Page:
*Rahul pointed out that I made errors in transferring the map to a graph. Specifically, I missed the borders Schellenberg-Eschen and Vaduz-Triesen. The post below changes accordingly.*

Warning: This post DOES contain spoilers to Brian’s question. If you do want to investigate it yourself, you’ll need to stop reading now. Apologies to those on my planet feeds.

As a first step, we need to build a graph out of it. I labeled each region in turn with the exclaves numbered higher than the “main” region of each organizational unit. And then I build a .dot file to capture them all:

- September 12th, 2008
- 1:12 am

This post is a walkthrough through a computation I just did – and one of the main reasons I post it is for you to find and tell me what I’ve done wrong. I have a nagging feeling that the cup product just plain doesn’t work the way I tried to make it work, and since I’m trying to understand cup products, I’d appreciate any help anyone has.

I’ve picked out the examples I have in order to have two spaces with the same Betti numbers, but with different cohomological ring structure.

## Sphere with two handles

I choose a triangulation of the sphere with two handles given the boundary of a tetrahedron spanned by the nodes a,b,c,d and the edges be, ef, bf and cg, ch, gh spanning two triangles.

We get a cochain complex on the form

with the codifferential given as

and

- August 23rd, 2008
- 4:38 pm

This is extremely early playing around. It touches on things I’m going to be working with in Stanford, but at this point, I’m not even up on toy level.

We’ll start by generating a dataset. Essentially, I’ll take the trefolium, sample points on the curve, and then perturb each point ever so slightly.

idx <- 1:2000

theta <- idx*2*pi/2000

a <- cos(3*theta)

x <- a*cos(theta)

y <- a*sin(theta)

xper <- rnorm(2000)

yper <- rnorm

xd <- x + xper/100

yd <- y + yper/100

cd <- cbind(xd,yd)

As a result, we get a dataset that looks like this:

So, let’s pick a sample from the dataset. What I’d really want to do now would be to do the witness complex construction, but I haven’t figured enough out about how R ticks to do quite that. So we’ll pick a sample and then build the 1-skeleton of the Rips-Vietoris complex using Euclidean distance between points. This means, we’ll draw a graph on the dataset with an edge between two sample points whenever they are within ε from each other.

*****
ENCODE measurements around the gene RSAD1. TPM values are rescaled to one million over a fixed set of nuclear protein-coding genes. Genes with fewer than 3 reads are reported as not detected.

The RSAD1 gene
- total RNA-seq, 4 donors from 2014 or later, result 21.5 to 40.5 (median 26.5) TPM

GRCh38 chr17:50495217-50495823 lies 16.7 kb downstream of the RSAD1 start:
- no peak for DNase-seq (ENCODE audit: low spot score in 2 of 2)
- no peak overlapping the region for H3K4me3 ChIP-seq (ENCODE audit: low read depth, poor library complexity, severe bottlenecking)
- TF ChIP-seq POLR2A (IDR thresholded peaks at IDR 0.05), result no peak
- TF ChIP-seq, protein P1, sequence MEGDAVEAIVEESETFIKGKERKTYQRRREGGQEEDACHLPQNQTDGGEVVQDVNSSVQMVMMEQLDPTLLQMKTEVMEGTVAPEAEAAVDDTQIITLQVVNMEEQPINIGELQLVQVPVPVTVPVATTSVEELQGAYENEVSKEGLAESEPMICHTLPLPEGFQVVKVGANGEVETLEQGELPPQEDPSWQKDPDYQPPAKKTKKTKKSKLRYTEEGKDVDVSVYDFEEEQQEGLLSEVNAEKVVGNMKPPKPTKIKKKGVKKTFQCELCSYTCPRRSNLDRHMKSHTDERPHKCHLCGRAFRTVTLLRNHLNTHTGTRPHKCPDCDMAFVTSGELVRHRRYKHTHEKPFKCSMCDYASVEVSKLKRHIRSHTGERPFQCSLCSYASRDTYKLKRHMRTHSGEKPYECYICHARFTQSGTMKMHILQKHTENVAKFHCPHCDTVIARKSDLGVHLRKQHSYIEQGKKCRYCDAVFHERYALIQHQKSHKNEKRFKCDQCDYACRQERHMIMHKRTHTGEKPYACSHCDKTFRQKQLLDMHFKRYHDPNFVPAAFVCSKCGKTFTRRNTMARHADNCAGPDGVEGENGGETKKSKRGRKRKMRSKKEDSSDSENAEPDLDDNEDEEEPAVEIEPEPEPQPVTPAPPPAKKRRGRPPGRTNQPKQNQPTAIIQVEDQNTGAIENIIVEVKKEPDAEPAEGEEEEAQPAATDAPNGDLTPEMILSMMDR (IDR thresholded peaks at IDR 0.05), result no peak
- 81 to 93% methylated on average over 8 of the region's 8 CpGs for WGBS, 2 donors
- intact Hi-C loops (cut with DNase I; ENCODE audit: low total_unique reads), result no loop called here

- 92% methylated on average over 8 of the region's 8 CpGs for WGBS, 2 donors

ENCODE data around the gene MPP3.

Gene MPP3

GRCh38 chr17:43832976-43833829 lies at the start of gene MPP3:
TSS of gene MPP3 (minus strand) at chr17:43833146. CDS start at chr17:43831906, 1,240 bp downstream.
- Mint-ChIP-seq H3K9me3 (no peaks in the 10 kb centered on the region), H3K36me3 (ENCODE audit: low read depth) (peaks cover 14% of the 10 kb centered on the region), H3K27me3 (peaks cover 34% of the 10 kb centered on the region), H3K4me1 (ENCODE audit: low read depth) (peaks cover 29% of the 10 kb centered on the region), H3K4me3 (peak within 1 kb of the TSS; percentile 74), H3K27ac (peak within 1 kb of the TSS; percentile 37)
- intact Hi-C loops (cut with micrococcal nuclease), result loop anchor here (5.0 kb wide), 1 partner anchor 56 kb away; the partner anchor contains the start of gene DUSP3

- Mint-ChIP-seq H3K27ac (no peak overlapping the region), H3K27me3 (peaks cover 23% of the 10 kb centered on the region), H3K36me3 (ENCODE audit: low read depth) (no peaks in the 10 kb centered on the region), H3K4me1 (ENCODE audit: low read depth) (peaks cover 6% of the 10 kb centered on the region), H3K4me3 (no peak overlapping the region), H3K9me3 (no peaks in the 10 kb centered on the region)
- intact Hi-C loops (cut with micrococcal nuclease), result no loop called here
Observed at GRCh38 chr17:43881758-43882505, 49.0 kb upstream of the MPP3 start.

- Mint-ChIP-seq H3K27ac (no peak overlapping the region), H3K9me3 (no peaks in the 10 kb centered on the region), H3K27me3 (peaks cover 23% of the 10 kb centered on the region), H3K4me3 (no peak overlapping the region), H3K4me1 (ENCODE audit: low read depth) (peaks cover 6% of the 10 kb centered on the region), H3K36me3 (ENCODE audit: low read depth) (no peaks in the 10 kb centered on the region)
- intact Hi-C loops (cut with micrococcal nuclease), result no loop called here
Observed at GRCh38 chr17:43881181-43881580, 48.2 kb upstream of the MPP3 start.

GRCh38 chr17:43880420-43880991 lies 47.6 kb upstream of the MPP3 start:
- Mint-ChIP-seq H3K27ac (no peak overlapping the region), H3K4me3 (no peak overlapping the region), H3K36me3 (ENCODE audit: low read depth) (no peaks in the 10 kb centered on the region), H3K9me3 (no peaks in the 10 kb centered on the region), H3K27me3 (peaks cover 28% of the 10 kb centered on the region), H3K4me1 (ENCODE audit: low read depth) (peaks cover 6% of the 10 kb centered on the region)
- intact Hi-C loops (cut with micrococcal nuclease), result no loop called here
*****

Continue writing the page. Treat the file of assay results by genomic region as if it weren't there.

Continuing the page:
- August 22nd, 2008
- 6:29 pm

As John Armstrong said, I didn’t know he was still alive!

On the algebraic topology mailing list, the announcement came today that Henri Cartan, once co-founder of Nicholas Bourbaki, died August 13, 2008:

La Soci

After about 5 semesters, one paper, one erratum (submitted to JHRS) and one thesis, and after taking two oral exams and delivering one 30 minute talk on my research, I am now (modulo the week or two it takes to produce my certificate) entitled to the title of *doctor rerum naturalium*.

Next stop is the topology in computer science workgroup at Stanford, where I have accepted an offer for a postdoc research position up to 3 years (conditional on my good behaviour :-).

I seem, lately, to be so densely planned that all I can do for my blog is to react on blog posts from Ben Webster at the Secret Blogging Seminar.

He has, recently, written a post inspired by the xkcd comic on purity in the sciences. The comic is funny, and rings true, but Ben brings up a severe criticism of the premises of the comic that rings back to my own years as a hotheaded undergraduate.

You should read all of Ben’s post, but if you don’t, you should at least read the following:

And I think one of the key points here is this: mathematics is not science. Mathematics is often lumped in with science, and is often used by scientists. Mathematicians often know more science than normal people, and certainly scientists know more mathematics. But mathematics and science are fundamentally different activities, as different as making a gun and fighting in a battle. I mean, no one would claim there are no links between those occupations, or that gun-makers don

My two high-school kids came by today. We’ve been trying to get a new teaching session together since early February, but they had a hell of a time all through February, and all our appointments ended up canceled with little or no notice; and then I spent March and April on tour.